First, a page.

When I was young, on a few occasions, I met people who consistently taught me worthwhile things I didn’t know. I loved that experience. I miss it. It is so rare these days to read something and think: That’s novel and worth remembering.
For example, I’m currently reading “The Escape of Sigmund Freud” by David Cohen. While it is interesting and enjoyable reading, I’m 100 pages in and I’ve yet to encounter an idea, from Freud or the author, that I’ve thought: That’s novel and worth writing down somewhere to remember it.
I think that’s why I write the way I do, and on the topics I write about – because even if most of my readers already know what I have to say, they’re might be a few for whom the ideas are new and worth remembering. I still want to receive that kind of information from what I read – so, that’s what I try to write.
I genuinely love learning. I have an emotional connection to it. I like real conversations about real, substantive topics. So, that’s what I discuss.
Falling into the category of “If you can’t say something nice, you can at least be nice to others by expressing courteous criticism . . .”
I’m a fan of Jane Austen’s stories and the films based on her stories.
I tried to watch the famous 1995 TV mini-series version of “Pride & Prejudice“, starring two young actors whose later work I adore, Colin Firth & Jennifer Ehle. But after watching 30 minutes, I’d had enough. I could not enjoy the overacting, misinterpretations, and poor direction of a story that is far more clever and sophisticated than this rendering. Mrs. Bennett’s acting is an overstated caricature. Jane Bennett comes off as too smug, even for a character whose weakness is supposed to be pride. The 1940 and 2005 versions are better.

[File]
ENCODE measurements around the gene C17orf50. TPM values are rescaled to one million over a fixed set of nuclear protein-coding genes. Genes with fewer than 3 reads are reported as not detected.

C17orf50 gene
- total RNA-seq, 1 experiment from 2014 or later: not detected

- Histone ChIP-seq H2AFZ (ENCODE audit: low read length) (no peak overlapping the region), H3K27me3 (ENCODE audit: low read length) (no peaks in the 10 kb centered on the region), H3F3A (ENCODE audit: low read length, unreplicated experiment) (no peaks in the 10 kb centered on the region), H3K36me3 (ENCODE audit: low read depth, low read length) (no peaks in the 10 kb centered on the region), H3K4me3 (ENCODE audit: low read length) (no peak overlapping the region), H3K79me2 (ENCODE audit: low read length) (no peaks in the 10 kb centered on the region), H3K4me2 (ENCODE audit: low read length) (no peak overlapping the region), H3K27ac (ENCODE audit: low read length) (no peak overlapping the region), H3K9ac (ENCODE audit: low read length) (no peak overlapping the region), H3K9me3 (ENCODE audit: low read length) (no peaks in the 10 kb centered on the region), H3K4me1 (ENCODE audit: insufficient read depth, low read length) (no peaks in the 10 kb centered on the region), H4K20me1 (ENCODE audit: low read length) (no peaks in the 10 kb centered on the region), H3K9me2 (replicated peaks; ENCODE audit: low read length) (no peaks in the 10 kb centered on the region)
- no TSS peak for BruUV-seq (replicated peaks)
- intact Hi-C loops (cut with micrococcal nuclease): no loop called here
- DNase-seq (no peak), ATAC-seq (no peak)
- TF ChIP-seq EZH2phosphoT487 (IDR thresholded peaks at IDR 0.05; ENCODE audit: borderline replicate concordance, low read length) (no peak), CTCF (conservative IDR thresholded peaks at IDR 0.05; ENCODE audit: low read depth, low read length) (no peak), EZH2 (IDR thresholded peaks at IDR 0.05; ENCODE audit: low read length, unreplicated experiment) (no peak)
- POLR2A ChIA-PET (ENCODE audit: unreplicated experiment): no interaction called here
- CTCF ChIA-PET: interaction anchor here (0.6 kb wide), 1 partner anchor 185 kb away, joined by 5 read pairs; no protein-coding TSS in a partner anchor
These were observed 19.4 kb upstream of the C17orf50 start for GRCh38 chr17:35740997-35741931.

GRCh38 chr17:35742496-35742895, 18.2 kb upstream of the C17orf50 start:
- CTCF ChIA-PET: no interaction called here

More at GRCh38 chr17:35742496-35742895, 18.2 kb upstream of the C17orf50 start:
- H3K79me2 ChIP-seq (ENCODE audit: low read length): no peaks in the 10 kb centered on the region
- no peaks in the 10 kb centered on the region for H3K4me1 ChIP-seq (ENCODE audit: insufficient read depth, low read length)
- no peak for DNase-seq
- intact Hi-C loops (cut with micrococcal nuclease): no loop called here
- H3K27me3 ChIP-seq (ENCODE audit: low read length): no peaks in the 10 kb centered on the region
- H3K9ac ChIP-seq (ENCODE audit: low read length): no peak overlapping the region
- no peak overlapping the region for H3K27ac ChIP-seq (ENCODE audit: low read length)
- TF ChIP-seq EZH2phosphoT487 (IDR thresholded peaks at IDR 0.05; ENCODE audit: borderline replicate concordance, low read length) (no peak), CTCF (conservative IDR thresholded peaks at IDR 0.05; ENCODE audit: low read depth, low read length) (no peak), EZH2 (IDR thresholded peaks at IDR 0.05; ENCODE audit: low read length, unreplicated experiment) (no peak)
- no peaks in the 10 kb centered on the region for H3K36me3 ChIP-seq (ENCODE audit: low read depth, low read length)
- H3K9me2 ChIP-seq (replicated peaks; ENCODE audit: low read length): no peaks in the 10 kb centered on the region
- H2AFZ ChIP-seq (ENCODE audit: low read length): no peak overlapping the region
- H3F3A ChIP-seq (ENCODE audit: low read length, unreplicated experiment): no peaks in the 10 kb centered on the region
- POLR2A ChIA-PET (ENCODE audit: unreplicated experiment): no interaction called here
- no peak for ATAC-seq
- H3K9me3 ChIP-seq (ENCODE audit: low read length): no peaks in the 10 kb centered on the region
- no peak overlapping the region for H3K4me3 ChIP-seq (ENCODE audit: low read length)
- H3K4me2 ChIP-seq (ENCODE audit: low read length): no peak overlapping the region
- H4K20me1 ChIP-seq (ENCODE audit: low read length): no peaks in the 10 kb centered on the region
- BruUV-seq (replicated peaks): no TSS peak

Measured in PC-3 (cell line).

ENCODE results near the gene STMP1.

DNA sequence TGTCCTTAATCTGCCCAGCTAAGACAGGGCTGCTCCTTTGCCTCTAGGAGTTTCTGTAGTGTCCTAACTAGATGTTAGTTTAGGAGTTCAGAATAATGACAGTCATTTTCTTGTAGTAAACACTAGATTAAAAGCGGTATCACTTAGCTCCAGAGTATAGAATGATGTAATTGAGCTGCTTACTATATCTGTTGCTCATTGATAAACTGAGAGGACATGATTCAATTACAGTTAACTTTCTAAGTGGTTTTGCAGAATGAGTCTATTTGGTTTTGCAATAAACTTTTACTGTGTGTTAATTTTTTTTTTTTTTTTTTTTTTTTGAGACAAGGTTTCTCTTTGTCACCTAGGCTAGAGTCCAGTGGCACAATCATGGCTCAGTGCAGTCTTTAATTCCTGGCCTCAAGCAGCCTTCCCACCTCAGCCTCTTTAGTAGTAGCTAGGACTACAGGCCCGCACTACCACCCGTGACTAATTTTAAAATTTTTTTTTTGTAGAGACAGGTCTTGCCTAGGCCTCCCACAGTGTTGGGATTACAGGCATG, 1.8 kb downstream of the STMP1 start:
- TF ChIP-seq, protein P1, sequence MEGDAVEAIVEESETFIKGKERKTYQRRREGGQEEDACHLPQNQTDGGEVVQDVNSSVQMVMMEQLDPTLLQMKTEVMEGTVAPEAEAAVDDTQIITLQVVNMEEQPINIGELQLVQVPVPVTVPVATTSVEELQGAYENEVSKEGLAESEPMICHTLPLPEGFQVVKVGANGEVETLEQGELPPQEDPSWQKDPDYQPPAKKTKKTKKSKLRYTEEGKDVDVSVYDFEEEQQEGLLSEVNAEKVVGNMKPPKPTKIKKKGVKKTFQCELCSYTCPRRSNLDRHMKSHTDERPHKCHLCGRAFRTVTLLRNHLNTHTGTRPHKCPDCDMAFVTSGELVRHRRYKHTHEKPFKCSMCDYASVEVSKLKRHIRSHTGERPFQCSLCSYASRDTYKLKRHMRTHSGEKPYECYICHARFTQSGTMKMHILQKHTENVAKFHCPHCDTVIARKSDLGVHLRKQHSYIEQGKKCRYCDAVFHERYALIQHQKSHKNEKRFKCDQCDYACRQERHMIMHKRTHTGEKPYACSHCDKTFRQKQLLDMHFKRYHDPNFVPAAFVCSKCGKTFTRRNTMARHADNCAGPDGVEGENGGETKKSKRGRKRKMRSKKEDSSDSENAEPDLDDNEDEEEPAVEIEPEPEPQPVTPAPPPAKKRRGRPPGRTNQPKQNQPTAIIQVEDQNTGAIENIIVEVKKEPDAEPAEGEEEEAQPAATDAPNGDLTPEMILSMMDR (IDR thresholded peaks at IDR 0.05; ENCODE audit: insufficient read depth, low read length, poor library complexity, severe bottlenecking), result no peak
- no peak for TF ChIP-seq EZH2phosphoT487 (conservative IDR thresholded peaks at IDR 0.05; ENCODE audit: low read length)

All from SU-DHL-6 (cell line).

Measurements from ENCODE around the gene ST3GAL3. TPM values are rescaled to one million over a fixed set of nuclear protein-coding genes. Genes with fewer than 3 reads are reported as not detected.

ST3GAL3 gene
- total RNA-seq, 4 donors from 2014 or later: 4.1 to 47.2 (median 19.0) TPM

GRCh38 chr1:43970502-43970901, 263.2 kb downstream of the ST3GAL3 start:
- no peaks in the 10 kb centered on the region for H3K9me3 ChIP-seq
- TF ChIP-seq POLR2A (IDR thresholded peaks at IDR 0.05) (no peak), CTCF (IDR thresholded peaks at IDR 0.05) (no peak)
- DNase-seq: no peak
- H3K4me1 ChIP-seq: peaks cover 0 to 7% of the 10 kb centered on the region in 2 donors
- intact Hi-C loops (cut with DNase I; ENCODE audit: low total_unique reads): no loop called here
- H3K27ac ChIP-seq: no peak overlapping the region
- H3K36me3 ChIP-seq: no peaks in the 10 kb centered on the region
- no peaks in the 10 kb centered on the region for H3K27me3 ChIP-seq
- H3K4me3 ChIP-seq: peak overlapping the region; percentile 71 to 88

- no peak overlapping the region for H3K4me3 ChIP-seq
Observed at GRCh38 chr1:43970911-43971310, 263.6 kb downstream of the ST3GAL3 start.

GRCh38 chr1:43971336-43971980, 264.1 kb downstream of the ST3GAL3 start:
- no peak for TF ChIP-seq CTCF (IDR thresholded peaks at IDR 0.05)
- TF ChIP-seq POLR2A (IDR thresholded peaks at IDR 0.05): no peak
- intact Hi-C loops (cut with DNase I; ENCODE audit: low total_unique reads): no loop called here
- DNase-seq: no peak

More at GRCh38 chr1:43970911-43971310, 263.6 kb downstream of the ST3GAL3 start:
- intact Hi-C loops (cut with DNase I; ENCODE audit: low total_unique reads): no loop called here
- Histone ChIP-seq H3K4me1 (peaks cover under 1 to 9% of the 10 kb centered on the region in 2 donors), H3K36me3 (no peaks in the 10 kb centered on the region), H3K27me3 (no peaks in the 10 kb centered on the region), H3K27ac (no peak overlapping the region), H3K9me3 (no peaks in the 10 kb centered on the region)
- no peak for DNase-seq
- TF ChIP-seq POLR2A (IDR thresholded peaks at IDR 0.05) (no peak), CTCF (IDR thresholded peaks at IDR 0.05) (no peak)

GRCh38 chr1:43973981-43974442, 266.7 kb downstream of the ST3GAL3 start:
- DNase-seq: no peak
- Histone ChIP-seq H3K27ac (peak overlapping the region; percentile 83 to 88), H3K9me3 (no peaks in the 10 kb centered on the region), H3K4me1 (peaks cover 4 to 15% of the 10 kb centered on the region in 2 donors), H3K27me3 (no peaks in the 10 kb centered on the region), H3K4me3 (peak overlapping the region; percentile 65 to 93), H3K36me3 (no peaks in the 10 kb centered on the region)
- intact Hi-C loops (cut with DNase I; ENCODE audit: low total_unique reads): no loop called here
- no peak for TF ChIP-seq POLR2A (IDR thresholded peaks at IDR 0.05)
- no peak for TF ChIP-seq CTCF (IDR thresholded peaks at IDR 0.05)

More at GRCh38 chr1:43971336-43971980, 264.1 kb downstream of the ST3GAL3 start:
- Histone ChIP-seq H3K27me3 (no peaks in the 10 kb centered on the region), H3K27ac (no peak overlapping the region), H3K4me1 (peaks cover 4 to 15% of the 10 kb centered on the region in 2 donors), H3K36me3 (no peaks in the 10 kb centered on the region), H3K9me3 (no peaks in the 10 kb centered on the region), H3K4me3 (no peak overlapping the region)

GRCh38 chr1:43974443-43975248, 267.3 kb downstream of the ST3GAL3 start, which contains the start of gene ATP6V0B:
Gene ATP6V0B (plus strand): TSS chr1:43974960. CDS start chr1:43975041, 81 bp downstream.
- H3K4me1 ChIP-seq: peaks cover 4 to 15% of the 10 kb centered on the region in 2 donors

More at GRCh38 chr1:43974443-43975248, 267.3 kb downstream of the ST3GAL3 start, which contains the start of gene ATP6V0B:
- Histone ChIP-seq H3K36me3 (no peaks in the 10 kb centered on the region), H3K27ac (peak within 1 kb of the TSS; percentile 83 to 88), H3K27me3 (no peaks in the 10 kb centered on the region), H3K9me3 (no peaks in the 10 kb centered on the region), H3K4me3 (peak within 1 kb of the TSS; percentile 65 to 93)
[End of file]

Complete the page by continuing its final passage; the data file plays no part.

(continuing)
What is one way to distinguish a good friend from a great friend?
A good friend has always been good to you, maybe even, in the past, great.
A great friend is still a great friend.
We are what we do.
Back when phones were first invented, people may have been suspicious if you’d said to them, “And in the future, about a hundred years from now, most people won’t use their phones primarily to talk to one another. Instead, many times a day, they’ll use them to send telegraph messages to each other.”
“House of Pleasures” 2012 Mini-Review
The moral of the story for the film, in a sentence: Prostitution is a dangerous, unhealthy, and depressing line of work.
The problem with the story is we all know that moral before we see the film. So, the film, as a heavy-handed and unflinching morality tale, shares little new knowledge on the related topics.
The film is well cast and well acted. The cinematography and editing are good. The set designs, lighting, and costumes are excellent. But for the same reasons I don’t go see films about people trying to run across highways, I can’t recommend this film. For the same reasons I don’t go see films about people shooting themselves up on drugs and dying from overdose complications, I can’t recommend this film. I already know it’s dangerous to run across freeways and to smoke meth; therefore, I don’t need to watch 2 hours of footage of people trying to run across freeways or poking needles in their arms, then watching them get mangled by cars or watching their teeth fall out from drug abuse. I’m not saying it’s a bad film, I just can’t recommend it.
The artwork atop this post is by Matthew Tammaro. © All rights reserved by Matthew Tammaro.